To evaluate the long-term outcome and functional recovery of intramedullary medullocervical ependymoma (IME), the clinical charts of 38 surgically treated consecutive cases of IME were reviewed. Follow-up was obtained prospectively. The mean age of the patients (19 male and 19 female) was 35.3 years (range: 11-60 years). Complete resection was achieved in 33 (86.8%) patients. Fourteen patients worsened postoperatively; five and seven of these improved to their baseline levels within 1 and 3 months, respectively. By 1 year postoperatively, 17 patients returned to work. After a mean follow-up duration of 81.5 months, 31 patients improved or stabilized, and 3 had recurrence. The means of the modified McCormick grade (mMG) scores before the operation, at discharge, 1 year after the operation, and at the most recent evaluation were 1.76, 2.13, 1.82, and 1.84, respectively. A favorable long-term outcome of the mMG was associated with a good preoperative status (mMG I) (odds ratio [OR] = 9.956, p = 0.008) and well-defined tumor boundary (OR = 7.829, p = 0.035). Improvements in the postoperative walking dysfunction and paresthesia over time were associated with the absence of preoperative walking dysfunction (p = 0.047) and paresthesia (p = 0.028), respectively. The 12-year progression/recurrence-free survival and overall survival rates were 92.0% and 93.7%, respectively. The study suggests that the goal of surgery is to stabilize the preoperative neurological function and that a favorable outcome may be achieved in patients with good preoperative statuses and well-defined tumor boundaries. Surgery should be performed as soon as possible after the diagnoses and before the neurological functions deteriorate 5).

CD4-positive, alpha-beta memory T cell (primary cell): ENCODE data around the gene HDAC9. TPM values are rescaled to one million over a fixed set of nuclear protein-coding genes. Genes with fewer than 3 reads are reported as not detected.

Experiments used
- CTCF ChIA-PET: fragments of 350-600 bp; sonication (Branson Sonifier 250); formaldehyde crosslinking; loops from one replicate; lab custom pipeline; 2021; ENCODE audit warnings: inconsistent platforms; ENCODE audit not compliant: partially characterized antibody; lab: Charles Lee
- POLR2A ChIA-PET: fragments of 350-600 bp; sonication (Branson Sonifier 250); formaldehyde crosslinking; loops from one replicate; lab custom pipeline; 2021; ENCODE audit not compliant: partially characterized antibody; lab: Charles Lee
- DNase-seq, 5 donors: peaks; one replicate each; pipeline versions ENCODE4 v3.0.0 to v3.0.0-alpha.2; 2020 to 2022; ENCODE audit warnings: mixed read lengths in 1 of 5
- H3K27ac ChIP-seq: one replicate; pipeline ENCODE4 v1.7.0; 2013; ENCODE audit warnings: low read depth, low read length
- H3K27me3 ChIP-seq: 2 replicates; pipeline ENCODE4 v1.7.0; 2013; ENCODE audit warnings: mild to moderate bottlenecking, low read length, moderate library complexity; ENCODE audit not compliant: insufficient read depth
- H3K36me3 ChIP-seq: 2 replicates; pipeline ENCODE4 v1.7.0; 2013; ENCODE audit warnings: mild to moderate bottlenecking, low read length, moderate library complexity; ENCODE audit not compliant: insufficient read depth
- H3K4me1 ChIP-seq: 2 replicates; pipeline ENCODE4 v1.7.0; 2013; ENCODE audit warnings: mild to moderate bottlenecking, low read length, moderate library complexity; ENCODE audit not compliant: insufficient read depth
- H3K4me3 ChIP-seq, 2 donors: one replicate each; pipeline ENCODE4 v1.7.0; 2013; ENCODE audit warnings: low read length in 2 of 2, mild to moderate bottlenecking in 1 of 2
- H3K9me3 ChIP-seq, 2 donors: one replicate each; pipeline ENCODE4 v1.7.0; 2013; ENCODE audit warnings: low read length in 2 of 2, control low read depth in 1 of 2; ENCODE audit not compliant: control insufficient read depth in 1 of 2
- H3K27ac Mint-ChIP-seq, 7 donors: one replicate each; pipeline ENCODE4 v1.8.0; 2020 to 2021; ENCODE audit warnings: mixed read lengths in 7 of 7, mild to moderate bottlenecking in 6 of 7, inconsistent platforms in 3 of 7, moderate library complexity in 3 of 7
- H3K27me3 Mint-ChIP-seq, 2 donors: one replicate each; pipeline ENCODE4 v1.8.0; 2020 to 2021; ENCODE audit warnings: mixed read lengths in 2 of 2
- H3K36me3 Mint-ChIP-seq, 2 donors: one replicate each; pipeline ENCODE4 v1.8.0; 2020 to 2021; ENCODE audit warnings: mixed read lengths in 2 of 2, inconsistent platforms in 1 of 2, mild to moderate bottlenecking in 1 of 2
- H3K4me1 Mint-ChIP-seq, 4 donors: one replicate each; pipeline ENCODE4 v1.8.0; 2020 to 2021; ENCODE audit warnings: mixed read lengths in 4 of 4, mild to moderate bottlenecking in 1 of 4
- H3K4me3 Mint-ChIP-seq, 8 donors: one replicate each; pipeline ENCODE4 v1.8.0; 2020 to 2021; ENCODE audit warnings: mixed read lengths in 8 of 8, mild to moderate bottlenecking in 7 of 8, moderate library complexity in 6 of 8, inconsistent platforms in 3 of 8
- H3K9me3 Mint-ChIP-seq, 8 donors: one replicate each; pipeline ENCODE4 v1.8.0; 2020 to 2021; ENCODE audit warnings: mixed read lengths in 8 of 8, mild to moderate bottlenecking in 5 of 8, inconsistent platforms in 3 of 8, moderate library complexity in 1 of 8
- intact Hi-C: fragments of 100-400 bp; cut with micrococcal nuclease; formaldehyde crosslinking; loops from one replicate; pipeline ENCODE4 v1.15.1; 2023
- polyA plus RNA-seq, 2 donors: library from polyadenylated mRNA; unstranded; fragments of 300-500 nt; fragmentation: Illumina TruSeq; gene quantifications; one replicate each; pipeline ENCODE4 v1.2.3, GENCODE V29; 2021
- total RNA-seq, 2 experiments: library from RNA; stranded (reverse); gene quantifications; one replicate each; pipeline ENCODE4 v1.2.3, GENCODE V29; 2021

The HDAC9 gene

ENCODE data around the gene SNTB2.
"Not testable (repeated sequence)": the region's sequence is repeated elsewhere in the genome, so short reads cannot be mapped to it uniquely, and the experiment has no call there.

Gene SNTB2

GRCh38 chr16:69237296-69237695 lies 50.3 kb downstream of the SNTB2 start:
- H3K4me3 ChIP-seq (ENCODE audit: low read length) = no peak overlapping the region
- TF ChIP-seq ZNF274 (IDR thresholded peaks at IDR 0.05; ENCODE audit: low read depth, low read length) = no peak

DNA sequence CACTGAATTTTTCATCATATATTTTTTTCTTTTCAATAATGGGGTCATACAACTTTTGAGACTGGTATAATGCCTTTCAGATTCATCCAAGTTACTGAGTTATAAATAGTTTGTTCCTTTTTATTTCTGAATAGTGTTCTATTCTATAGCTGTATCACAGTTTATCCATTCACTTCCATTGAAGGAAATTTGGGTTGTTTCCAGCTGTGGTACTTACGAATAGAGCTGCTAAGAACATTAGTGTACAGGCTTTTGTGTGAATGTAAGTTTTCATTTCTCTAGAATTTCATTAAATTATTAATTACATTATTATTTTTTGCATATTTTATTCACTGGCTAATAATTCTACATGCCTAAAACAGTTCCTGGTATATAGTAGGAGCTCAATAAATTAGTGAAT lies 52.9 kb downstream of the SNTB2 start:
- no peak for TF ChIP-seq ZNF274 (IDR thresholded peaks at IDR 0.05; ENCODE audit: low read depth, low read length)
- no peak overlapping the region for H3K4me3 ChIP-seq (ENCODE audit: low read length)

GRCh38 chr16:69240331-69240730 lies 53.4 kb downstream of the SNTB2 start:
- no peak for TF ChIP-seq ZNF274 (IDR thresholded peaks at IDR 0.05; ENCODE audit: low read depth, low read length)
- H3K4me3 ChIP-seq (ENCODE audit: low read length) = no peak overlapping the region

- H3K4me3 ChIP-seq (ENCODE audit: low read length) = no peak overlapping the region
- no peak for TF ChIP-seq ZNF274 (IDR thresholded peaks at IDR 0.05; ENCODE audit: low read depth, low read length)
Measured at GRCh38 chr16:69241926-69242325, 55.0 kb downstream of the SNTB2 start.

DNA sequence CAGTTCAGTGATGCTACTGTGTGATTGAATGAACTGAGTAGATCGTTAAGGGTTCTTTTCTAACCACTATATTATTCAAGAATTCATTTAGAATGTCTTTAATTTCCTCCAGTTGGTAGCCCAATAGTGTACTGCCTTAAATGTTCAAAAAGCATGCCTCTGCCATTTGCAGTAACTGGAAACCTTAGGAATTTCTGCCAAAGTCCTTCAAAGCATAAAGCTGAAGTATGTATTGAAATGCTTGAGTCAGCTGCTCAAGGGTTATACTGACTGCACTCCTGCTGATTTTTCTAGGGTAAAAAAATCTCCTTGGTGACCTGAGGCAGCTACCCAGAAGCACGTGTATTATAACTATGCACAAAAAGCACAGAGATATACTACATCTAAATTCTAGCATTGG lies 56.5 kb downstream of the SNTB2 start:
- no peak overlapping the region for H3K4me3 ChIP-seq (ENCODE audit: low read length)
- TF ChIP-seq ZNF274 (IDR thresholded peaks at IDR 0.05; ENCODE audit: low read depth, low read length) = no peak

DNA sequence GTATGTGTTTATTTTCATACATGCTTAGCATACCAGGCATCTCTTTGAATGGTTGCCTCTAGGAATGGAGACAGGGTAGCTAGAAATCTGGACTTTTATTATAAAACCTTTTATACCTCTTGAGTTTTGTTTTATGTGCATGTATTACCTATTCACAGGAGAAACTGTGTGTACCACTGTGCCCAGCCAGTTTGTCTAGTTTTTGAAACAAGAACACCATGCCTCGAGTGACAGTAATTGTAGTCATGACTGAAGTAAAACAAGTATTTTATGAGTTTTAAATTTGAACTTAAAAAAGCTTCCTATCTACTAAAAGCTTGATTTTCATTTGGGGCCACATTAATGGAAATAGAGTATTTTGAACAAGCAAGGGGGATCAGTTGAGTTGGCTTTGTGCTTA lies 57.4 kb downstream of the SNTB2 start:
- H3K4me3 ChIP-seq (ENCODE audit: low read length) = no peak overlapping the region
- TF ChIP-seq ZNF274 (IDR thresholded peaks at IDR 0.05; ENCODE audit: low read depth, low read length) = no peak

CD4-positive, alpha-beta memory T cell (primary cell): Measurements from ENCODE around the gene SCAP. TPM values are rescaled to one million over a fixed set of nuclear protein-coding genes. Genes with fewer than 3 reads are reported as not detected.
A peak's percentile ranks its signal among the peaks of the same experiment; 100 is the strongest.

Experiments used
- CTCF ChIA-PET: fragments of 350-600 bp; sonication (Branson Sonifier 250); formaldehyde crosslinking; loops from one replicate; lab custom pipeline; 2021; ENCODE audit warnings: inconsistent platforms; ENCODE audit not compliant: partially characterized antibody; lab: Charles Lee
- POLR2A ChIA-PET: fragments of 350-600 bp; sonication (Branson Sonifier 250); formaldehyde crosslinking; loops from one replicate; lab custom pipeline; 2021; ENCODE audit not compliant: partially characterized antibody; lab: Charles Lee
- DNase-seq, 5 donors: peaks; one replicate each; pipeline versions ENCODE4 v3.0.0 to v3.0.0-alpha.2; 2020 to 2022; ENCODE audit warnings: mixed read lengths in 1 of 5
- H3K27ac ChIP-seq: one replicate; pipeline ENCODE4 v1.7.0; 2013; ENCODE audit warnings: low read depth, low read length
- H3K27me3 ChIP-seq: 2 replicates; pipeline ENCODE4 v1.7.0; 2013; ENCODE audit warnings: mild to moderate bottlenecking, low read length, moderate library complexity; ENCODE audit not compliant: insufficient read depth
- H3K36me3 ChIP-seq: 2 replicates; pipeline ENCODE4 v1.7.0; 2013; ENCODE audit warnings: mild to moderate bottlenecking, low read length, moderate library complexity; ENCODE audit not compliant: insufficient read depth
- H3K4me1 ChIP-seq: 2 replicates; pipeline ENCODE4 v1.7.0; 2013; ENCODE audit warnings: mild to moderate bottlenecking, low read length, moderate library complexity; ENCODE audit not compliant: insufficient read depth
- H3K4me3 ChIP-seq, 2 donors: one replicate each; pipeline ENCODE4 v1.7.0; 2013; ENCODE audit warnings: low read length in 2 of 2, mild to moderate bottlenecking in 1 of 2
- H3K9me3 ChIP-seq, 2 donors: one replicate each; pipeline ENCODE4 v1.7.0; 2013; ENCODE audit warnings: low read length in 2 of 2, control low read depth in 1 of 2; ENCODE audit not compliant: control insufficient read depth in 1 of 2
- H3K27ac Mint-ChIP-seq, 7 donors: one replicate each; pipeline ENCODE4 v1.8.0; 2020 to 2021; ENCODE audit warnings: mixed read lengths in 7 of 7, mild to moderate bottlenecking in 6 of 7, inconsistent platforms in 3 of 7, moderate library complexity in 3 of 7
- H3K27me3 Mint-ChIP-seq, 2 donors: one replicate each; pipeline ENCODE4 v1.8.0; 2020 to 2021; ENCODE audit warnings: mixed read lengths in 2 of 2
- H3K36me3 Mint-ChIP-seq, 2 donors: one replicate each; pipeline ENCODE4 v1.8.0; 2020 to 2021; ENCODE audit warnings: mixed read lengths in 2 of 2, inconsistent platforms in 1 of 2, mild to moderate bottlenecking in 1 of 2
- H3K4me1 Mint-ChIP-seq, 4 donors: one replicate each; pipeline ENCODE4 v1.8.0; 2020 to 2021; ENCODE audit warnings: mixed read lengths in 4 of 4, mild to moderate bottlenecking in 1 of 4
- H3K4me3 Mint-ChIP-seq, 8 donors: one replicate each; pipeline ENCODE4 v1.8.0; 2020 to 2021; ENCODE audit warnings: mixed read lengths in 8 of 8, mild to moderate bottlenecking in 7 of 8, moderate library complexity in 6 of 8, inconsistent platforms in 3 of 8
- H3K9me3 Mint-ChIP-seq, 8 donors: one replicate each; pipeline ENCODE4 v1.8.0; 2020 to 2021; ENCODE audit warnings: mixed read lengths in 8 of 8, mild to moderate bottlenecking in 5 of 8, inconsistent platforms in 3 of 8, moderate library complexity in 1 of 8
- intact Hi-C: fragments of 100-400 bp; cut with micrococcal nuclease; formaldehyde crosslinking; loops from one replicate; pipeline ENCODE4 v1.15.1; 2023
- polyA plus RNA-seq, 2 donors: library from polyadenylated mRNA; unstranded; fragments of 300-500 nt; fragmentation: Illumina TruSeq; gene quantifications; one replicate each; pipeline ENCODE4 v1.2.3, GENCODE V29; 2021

Early diagnosis and referral for surgery to specialized centers are recommended as controllable factors in improving outcome 6).


1)
Ryu SM, Lee SH, Kim ES, Eoh W. Predicting survival of spinal ependymoma patients using machine learning algorithms with SEER database. World Neurosurg. 2018 Dec 28. pii: S1878-8750(18)32914-0. doi: 10.1016/j.wneu.2018.12.091. [Epub ahead of print] PubMed PMID: 30597279.
2)
Wang Y, Cai R, Wang R, Wang C, Chen C. Outcome predictors in the management of intramedullary classic ependymoma: An integrative survival analysis. Medicine (Baltimore). 2018 Jun;97(23):e10870. doi: 10.1097/MD.0000000000010870. PubMed PMID: 29879023.
3)
Khalid SI, Kelly R, Adogwa O, Carlton A, Woodward J, Ahmed S, Khanna R, Bagley C, Cheng J, Shah S, Mehta AI. Pediatric Spinal Ependymomas: An Epidemiological Study. World Neurosurg. 2018 Apr 6. pii: S1878-8750(18)30698-3. doi: 10.1016/j.wneu.2018.03.206. [Epub ahead of print] PubMed PMID: 29631082.
4)
Connolly ID, Ali R, Li Y, Gephart MH. Genetic and molecular distinctions in spinal ependymomas: A review. Clin Neurol Neurosurg. 2015 Dec;139:210-5. doi: 10.1016/j.clineuro.2015.10.011. Epub 2015 Oct 19. Review. PubMed PMID: 26519890.
5)
Li D, Hao SY, Wu Z, Jia GJ, Zhang LW, Zhang JT. Intramedullary medullocervical ependymoma–surgical treatment, functional recovery, and long-term outcome. Neurol Med Chir (Tokyo). 2013;53(10):663-75. Epub 2013 Sep 27. PubMed PMID: 24077278; PubMed Central PMCID: PMC4508749.
6)
Alkhani A, Blooshi M, Hassounah M. Outcome of surgery for intramedullary spinal ependymoma. Ann Saudi Med. 2008 Mar-Apr;28(2):109-13. PubMed PMID: 18398287.
  • intramedullary_ependymoma_outcome.txt
  • Last modified: 2019/01/01 22:07